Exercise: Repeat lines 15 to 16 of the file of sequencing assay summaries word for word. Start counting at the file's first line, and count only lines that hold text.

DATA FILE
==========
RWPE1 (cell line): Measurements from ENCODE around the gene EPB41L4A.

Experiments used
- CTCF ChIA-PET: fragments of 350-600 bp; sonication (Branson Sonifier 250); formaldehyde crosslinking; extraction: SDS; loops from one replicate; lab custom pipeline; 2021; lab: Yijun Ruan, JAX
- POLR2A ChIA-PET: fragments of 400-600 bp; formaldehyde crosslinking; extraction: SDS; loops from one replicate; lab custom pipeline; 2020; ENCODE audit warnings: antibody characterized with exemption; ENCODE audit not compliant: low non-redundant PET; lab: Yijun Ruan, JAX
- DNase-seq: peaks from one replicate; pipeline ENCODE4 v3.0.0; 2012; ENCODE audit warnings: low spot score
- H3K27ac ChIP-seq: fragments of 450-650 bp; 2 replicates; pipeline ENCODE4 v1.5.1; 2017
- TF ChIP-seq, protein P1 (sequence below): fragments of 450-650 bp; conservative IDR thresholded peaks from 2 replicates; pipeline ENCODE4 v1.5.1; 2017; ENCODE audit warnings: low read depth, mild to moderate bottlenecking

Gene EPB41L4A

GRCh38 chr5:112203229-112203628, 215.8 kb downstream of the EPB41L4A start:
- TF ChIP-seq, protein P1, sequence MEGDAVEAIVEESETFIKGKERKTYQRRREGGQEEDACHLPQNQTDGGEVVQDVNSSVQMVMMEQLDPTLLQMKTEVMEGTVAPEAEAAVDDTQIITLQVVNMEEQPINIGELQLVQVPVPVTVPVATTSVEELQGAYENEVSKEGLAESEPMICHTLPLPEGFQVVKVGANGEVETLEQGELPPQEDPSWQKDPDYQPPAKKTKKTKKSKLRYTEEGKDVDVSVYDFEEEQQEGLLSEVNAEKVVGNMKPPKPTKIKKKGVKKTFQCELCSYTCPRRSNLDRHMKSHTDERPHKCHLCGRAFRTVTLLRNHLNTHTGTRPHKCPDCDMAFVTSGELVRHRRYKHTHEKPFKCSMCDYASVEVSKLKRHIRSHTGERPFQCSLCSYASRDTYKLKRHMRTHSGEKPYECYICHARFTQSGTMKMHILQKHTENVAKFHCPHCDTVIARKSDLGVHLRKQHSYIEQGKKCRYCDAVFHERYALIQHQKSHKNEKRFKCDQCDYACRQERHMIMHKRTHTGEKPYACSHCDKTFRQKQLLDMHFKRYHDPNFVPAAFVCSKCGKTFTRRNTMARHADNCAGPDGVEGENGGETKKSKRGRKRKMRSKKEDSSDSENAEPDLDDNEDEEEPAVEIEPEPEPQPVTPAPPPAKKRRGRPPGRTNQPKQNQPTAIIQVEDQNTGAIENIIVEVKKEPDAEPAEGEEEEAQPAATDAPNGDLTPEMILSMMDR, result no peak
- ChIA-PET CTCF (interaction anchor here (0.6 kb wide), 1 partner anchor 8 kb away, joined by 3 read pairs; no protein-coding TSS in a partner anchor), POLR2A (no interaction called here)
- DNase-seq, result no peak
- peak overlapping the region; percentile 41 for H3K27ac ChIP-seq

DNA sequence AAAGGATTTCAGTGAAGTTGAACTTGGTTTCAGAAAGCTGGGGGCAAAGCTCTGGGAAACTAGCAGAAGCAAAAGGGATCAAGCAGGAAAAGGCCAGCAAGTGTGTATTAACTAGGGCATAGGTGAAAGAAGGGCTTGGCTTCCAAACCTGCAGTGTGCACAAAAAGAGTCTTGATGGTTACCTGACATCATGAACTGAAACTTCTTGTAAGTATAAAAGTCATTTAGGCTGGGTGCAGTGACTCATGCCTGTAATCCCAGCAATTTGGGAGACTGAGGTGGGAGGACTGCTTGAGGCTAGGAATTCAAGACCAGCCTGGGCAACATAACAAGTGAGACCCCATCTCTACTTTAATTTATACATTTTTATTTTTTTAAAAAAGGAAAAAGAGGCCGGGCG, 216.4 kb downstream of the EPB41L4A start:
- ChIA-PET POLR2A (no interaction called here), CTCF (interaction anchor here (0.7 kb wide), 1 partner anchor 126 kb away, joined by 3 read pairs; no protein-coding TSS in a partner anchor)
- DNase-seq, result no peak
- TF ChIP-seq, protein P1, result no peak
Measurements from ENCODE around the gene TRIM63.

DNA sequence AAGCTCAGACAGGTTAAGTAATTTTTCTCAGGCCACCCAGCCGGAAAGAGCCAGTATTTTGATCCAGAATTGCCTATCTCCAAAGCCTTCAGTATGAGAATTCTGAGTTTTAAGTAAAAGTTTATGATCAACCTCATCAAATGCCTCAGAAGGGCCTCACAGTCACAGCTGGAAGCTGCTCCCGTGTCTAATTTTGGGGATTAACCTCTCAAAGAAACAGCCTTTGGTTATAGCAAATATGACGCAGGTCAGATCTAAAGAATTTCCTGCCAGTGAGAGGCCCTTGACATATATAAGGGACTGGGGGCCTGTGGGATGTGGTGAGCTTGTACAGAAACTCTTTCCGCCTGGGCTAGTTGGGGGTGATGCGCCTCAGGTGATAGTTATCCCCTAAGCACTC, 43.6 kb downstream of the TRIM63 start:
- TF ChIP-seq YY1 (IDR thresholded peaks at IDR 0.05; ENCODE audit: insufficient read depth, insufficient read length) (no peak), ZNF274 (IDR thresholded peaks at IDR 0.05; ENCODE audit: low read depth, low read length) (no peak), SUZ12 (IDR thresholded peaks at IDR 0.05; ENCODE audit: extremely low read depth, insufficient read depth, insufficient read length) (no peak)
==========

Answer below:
- ChIA-PET POLR2A (no interaction called here), CTCF (interaction anchor here (0.7 kb wide), 1 partner anchor 126 kb away, joined by 3 read pairs; no protein-coding TSS in a partner anchor)
- DNase-seq, result no peak